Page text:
How Do Solar Panel Work?

What is a Solar Cell – Monocrystalline-Polycrystalline

Semiconductors are the special materials which make up a “Solar” or “Photovoltaic” cell of which the most common used is “Silicon”. When light source energies strike the cell(s) a part of the source is absorbed by the semiconductor material which loosens electrons allowing them to move freely.

Silicon is a poor conductor of electricity so further ingredients, such as phosphorous and boron are added to the mix to create the “semiconductor”. Adding these ingredients allows the silicon to conduct electricity and also allows electrons freed by the light absorption to flow in a certain direction. Placing metal contacts on the top and bottom of the solar cell allows the current generated to be drawn of and used to perform work.

Monocrystalline/Polycrystalline Solar Collectors are modules consisting of an aluminium framed sheet of highly durable low reflective, tempered glass that has had individual solar cells adhered to the inner glass surface which are wired together in a series parallel configuration so as to obtain the necessary voltage and current.

Monocrystalline/Polycrystalline individual cells are wired in series strings to increase the module’s voltage and the series strings are wired in parallel to increase the current of the module. Glass or Tedler sheeting is used to protect the back of the cells and form the back of the module.

The parallel connections are brought through the back of the Monocrystalline/Polycrystalline protective sheeting and then connected to a weather proof junction box which is a permanent mount on the back of the Monocrystalline/Polycrystalline module. This junction box is where the output connections are made.

Several Monocrystalline/Polycrystalline solar modules wired together are what forms the solar panel/collector.

There are two types of solar cells – Monocrystalline & Polycrystalline which are the technologies used today form solar panels.

Monocrystalline (single crystal) solar cells are cut from a silicon boule that is grown from a single crystal – this means the crystal has been grown in only one plane or direction. Monocrystalline are more expensive to manufacture and have a slightly higher efficiency than do the Polycrystalline cells which has the result of smaller individual cell and thus typically a slightly smaller module.

Polycrystalline solar cells are created from multicrystalline technology and are cut from silicon boule that has grown from multifaceted crystalline material – a crystal that has grown in multiple directions. Polycrystalline solar cells have slightly lower efficiency which results in a larger individual cell and therefore creates a larger module.

The advent of new silicon nitride Polycrystalline (multycrystalline) cells has made efficiency even higher than similar sized Monocrystalline (polycrystalline) cells.

It is always important to remember that 100 watt Monocrystalline/Polycrystalline module is a 100 watt module whether it is made from Monocrystalline cells or Polycrystalline cells.

April 25, 2011 Posted by | Uncategorized | Leave a Comment

How MPPT Solar Controller Work

Here is where the optimization, or maximum power point tracking comes in. Assume your battery is low, at 12 volts. A MPPT Solar Controller takes that 17.6 volts at 7.4 amps and converts it down, so that what the battery gets is now 10.8 amps at 12 volts. Now you still have almost 130 watts, and everyone is happy.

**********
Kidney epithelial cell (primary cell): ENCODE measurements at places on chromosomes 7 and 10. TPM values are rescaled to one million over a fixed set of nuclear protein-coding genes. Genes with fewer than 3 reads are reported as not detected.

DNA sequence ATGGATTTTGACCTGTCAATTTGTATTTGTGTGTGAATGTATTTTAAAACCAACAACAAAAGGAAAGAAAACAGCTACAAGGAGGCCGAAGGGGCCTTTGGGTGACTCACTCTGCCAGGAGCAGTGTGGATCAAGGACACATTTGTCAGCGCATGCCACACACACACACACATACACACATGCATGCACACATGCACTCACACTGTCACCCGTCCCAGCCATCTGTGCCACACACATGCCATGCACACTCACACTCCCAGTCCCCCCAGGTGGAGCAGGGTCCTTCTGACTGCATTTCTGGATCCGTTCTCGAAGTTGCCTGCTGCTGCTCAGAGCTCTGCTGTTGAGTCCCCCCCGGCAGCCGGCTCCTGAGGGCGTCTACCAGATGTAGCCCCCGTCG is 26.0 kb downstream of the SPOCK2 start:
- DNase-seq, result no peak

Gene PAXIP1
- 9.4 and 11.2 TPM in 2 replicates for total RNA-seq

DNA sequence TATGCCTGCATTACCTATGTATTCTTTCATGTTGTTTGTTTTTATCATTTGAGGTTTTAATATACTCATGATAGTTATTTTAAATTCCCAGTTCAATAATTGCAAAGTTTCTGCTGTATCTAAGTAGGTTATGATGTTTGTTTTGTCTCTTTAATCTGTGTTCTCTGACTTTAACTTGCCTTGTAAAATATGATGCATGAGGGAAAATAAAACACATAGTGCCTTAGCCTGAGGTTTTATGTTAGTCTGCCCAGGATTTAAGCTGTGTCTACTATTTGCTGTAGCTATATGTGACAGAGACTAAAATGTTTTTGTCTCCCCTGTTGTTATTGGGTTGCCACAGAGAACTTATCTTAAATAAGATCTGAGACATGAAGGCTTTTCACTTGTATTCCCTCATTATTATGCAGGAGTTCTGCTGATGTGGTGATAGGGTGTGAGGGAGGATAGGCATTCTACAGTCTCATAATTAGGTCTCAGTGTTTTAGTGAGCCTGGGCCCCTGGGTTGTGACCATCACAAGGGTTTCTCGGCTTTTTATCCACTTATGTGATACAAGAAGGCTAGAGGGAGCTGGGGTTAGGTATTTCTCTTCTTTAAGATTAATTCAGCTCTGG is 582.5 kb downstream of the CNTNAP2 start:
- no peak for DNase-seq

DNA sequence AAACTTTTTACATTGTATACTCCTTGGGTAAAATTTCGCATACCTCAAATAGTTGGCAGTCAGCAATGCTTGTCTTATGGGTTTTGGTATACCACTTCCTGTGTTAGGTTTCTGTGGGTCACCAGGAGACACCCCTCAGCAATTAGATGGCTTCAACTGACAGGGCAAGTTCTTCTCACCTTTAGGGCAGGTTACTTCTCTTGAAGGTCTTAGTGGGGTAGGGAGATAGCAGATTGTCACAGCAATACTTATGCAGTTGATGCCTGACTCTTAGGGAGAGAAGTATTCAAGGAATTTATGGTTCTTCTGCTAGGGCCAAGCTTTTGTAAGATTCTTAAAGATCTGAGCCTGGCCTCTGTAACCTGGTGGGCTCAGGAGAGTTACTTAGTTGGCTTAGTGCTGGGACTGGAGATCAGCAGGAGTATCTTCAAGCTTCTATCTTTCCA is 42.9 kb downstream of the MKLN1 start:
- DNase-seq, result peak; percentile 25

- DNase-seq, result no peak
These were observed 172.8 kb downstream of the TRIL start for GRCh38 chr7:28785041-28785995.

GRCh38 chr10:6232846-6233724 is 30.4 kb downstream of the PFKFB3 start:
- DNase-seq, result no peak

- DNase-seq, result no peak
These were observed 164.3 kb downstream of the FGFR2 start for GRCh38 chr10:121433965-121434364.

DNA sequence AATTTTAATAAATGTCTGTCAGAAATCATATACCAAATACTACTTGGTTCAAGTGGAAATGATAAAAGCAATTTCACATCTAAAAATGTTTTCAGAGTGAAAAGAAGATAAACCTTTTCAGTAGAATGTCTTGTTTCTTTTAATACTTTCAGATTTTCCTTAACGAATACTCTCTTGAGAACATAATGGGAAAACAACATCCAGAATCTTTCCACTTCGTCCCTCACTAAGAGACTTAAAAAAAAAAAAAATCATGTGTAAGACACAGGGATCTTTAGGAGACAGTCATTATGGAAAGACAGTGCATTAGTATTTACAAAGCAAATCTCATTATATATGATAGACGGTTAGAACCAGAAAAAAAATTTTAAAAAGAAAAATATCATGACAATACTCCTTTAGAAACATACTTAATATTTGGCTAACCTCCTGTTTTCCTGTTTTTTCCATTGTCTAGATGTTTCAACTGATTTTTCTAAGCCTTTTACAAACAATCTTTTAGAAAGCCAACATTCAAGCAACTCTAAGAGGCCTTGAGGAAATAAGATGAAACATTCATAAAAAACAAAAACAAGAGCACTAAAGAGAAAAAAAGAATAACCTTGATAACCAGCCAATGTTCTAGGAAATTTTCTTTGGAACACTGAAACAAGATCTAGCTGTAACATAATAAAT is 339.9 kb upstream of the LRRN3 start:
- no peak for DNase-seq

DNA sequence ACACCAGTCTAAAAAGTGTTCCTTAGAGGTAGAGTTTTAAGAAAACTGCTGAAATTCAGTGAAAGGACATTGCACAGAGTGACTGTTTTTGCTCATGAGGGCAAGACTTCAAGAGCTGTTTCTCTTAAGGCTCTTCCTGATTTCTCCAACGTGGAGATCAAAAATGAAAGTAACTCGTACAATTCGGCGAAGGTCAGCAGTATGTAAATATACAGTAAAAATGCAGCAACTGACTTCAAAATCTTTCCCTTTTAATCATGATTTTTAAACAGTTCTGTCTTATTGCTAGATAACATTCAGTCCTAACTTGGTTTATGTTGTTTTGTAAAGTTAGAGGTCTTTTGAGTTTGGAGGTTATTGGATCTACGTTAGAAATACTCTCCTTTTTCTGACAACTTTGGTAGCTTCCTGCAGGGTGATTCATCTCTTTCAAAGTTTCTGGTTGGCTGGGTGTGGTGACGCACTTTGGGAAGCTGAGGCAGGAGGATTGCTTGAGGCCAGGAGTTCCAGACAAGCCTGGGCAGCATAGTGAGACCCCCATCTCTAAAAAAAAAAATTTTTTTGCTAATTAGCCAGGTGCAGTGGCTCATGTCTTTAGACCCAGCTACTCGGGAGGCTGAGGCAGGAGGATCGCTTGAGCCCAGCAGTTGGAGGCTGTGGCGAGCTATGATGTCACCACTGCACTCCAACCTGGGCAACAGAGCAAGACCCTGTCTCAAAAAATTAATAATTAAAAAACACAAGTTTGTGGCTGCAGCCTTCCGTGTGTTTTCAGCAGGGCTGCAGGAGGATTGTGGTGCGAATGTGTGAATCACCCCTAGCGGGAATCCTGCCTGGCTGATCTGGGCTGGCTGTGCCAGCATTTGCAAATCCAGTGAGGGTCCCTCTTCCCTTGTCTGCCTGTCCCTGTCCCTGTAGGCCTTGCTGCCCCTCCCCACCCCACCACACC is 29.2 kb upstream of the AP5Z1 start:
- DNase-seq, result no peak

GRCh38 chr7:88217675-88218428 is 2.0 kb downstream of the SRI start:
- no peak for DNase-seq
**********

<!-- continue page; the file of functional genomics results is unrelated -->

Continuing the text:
Ideally, for 100% power conversion you would get around 11.3 amps at 11.5 volts, but you have to feed the battery a higher voltage to force the amps in. And this is a simplified explanation – in actual fact the output of the MPPT charge controller might vary continually to adjust for getting the maximum amps into the battery.

On the left is a screen shot from the Maui Solar Software “PV-Design Pro” computer program (click on picture for full size image). If you look at the green line, you will see that it has a sharp peak at the upper right – that represents the maximum power point. What an MPPT controller does is “look” for that exact point, then does the voltage/current conversion to change it to exactly what the battery needs. In real life, that peak moves around continuously with changes in light conditions and weather.

A MPPT Solar Controller tracks the maximum power point, which is going to be different from the STC (Standard Test Conditions) rating under almost all situations. Under very cold conditions a 120 watt panel is actually capable of putting over 130+ watts because the power output goes up as panel temperature goes down – but if you don’t have some way of tracking that power point, you are going to lose it. On the other hand under very hot conditions, the power drops – you lose power as the temperature goes up. That is why you get less gain in summer.

MPPT’s are most effective under these conditions:

Winter, and/or cloudy or hazy days – when the extra power is needed the most.

Cold weather – solar panels work better at cold temperatures, but without a MPPT you are losing most of that. Cold weather is most likely in winter – the time when sun hours are low and you need the power to recharge batteries the most.
Low battery charge – the lower the state of charge in your battery, the more current a MPPT puts into them – another time when the extra power is needed the most. You can have both of these conditions at the same time.
Long wire runs – If you are charging a 12 volt battery, and your panels are 100 feet away, the voltage drop and power loss can be considerable unless you use very large wire. That can be very expensive. But if you have four 12 volt panels wired in series for 48 volts, the power loss is much less, and the controller will convert that high voltage to 12 volts at the battery. That also means that if you have a high voltage panel setup feeding the controller, you can use much smaller wire.